Are you a Hong Kong policeman who lost his gun?
Ah, too bad! Leave the country, kill yourself, or maybe someone else…
Or call your crazy super-sensitive psycho ex-detective friend to get you out of trouble.
However, Mad Detective (2007) shows one interesting thing about the genre of action films. The characters, in this genre usually appear as types rather than singular individuals. Mad Detective makes types of the people’s minds.
In the film, detective Bun is able to see the inner personalities of other people. These inner personalities appear to him as men and women completely different from the characters themselves, but representing their psychology. The embodiments of people’s minds have to be shown as strong types to become recognizable in split a second, which is usually their screen time. The problem is that such a direct view into the minds of people, together with the standardization through types, renders the characters quite flat. Instead of gradual understanding of the human psychology, we approach it immediately in a simplified form.
Even though Chi Wai, the bad guy the cops are looking for, has seven different personalities, he is not a ‘complex person’ as Bun describes him. To us he only has seven possible ways how to react to a situation. These possibilities include brutal violence, when the Fighter Badass Guy prevails in Chi Wai’s mind, and paralyzing fear represented by the Fat Tourist’s behaviour. We could expect that the final Wai’s actions will come as a mixture of influences of his inner personalities, but mostly there is only one that takes complete control over him. Usually the emotionless rational woman in a business suit, Wai’s logical mind, solves his problems. Also, the more inner characters, the less space they have on the screen. Some of these seven we cannot see for more than a few seconds of the whole film so that they only have a kind of presence, telling us that some possibilities are being left for Wai. However, we never see them. The complexity does not make itself visible to us.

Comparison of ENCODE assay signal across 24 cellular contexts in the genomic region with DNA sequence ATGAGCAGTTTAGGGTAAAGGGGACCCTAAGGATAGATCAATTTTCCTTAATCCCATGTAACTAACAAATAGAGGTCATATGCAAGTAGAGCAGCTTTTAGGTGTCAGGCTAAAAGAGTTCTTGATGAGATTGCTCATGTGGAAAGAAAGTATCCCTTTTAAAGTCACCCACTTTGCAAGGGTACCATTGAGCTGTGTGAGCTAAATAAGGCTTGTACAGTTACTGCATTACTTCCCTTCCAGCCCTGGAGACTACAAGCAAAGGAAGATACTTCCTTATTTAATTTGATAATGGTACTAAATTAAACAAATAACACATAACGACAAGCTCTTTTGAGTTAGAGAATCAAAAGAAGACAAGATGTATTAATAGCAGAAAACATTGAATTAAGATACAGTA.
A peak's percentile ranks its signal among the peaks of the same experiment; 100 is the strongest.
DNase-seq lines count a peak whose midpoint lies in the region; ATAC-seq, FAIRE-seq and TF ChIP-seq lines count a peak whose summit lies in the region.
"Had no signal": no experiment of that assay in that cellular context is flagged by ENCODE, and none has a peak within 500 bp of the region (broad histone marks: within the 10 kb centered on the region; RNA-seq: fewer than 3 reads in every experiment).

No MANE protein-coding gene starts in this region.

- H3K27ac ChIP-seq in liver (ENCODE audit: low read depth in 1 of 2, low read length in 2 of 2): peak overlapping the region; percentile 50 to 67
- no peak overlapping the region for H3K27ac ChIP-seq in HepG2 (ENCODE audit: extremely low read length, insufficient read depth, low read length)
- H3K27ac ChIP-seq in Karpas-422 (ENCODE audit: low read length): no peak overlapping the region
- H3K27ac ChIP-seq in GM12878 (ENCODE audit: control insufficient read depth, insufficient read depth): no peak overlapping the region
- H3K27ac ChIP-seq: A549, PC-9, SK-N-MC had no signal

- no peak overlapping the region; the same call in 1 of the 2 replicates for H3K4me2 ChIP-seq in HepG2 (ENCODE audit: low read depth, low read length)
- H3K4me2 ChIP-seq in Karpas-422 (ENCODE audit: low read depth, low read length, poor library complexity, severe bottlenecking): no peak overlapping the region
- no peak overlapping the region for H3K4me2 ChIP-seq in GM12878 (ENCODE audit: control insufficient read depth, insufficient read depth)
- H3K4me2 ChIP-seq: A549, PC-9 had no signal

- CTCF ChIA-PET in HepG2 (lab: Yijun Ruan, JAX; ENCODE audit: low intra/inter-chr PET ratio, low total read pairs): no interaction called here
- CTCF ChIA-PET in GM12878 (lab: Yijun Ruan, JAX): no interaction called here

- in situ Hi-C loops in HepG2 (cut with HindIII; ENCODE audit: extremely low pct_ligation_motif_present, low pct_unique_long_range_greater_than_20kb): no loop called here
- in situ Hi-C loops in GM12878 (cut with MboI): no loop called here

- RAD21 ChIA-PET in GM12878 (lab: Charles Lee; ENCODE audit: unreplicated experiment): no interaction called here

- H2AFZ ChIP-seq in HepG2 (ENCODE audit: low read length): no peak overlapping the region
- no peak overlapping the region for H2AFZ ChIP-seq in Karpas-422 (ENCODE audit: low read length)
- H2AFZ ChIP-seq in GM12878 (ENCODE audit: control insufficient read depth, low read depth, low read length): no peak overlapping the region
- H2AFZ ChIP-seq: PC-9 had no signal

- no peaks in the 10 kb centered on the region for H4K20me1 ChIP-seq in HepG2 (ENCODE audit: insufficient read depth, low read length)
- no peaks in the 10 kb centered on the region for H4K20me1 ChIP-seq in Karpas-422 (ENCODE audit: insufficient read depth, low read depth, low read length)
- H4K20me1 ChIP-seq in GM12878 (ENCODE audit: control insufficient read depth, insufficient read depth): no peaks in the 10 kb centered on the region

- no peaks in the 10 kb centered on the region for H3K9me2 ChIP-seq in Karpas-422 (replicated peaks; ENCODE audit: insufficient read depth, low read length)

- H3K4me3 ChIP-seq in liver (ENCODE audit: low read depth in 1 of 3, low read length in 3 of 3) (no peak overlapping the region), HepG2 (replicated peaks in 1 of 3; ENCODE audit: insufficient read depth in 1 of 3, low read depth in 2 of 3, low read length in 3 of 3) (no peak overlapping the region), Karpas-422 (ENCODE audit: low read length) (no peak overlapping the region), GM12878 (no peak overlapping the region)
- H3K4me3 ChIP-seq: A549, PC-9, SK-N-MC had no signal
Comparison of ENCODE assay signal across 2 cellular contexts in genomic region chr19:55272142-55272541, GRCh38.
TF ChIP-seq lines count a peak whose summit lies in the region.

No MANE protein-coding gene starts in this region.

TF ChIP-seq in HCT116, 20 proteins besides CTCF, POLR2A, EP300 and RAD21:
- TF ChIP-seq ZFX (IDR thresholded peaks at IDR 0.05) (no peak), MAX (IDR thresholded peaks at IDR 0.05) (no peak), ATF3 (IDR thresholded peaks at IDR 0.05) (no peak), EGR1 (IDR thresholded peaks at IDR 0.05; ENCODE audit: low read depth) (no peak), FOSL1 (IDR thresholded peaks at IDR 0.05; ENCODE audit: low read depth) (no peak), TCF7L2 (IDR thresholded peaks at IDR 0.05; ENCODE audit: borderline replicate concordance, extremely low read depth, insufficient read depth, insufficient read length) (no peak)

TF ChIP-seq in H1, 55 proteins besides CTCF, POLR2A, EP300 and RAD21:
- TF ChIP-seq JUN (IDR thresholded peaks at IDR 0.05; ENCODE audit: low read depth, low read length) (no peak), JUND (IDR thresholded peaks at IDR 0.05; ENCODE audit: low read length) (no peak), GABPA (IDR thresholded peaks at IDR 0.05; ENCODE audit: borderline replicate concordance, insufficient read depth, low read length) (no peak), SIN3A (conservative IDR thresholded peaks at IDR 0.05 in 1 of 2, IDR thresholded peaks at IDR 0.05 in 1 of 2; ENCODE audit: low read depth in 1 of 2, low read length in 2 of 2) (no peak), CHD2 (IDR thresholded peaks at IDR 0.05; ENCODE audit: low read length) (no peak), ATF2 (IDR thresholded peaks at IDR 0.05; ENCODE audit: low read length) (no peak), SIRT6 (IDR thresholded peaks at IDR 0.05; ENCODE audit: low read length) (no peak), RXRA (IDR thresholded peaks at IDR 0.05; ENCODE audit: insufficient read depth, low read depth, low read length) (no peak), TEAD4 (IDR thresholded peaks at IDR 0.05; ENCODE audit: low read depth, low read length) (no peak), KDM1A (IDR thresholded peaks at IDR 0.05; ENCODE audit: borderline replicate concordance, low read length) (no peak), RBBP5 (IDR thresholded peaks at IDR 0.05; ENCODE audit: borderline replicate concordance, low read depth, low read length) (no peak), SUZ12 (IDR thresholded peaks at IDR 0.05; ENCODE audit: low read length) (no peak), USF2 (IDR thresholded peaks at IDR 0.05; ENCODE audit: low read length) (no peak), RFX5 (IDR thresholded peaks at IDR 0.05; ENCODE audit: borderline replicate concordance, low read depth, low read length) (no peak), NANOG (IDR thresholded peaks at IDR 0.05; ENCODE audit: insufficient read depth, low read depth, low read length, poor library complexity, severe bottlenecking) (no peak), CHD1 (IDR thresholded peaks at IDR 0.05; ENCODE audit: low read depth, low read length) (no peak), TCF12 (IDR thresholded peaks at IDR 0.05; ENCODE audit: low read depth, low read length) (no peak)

The film allows us to see the psychology of the characters directly in form of type. This way it eliminates the barrier which usually stands between person’s face and bodily appearance and their inner personality. The most interesting part of becoming to know a character is, however, the gradual discovering of its abilities and workings of their mind. Mad Detective completely escapes this process and instead serves us the characters uncovered and ready to evaluate – good or bad? Directness leads to simplification.
There are two conclusions we can make about the work with characters. First, showing the characters as strong types makes it almost impossible to show any greater depth of their psychology. The multiplication of those types paradoxically only strengthens the impression of their flatness, because it shortens the time each character has for its presentation on the screen. Second, the direct access to an image of the inner personality also flattens the notion of psychology, because it reveals what we would otherwise have to gradually imagine. It casts of the mystery, residing in the difference of the body and psychological nature of the character.
Yes, this clarity of Bun’s vision is the film’s main idea that makes it stand out. And yes, it fits to a genre, in which the complicated plot prevails over the depth of characters. I am not saying that the film should have been made different, only that certain approach to imagining the psychology of characters leads to certain effects. In this case it is simplification through use of types, next time it could be something else.
Mad Detective (dir. Johnnie To, Wai Ka Fai) is available on MUBI until 2nd December.